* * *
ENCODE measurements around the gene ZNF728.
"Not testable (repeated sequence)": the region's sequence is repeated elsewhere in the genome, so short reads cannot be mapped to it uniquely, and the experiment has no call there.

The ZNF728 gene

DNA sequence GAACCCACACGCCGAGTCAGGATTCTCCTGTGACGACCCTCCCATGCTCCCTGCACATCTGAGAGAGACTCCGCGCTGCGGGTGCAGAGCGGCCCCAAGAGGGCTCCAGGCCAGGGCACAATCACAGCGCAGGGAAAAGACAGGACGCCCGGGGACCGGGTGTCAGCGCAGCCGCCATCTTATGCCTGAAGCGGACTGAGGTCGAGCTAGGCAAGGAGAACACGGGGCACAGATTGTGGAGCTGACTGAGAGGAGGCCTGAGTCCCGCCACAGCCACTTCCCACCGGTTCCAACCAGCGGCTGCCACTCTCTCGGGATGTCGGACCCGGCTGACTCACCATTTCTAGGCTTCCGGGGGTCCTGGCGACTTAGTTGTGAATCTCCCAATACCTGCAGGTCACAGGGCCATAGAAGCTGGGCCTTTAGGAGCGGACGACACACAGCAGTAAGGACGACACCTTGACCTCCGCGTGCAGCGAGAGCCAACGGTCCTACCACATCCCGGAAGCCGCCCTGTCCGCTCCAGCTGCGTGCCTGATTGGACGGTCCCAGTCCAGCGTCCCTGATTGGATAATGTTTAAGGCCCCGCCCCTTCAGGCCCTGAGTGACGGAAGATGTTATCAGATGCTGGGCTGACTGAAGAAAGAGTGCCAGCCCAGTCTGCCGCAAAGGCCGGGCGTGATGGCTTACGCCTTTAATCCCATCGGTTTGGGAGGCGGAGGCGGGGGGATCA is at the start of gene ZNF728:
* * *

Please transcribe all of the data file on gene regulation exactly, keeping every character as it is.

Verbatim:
ENCODE measurements around the gene ZNF728.
"Not testable (repeated sequence)": the region's sequence is repeated elsewhere in the genome, so short reads cannot be mapped to it uniquely, and the experiment has no call there.

The ZNF728 gene

DNA sequence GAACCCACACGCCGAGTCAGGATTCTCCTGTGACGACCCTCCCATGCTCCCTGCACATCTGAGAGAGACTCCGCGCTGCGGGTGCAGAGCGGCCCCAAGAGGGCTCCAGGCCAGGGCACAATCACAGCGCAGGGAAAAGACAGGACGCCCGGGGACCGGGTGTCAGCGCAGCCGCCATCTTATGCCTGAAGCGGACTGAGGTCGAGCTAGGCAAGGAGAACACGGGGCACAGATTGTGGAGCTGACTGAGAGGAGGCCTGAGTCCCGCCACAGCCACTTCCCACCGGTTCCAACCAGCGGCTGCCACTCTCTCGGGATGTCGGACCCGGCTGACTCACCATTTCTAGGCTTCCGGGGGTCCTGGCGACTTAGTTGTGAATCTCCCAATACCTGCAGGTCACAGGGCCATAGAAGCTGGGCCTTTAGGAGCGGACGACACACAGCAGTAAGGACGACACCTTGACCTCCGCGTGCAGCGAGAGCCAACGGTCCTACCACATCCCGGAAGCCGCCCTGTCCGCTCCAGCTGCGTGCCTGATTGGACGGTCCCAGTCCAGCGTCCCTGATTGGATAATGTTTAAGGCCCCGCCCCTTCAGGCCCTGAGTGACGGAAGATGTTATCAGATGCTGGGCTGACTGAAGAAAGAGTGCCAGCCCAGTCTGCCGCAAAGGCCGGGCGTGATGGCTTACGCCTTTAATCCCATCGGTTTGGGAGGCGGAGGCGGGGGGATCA is at the start of gene ZNF728: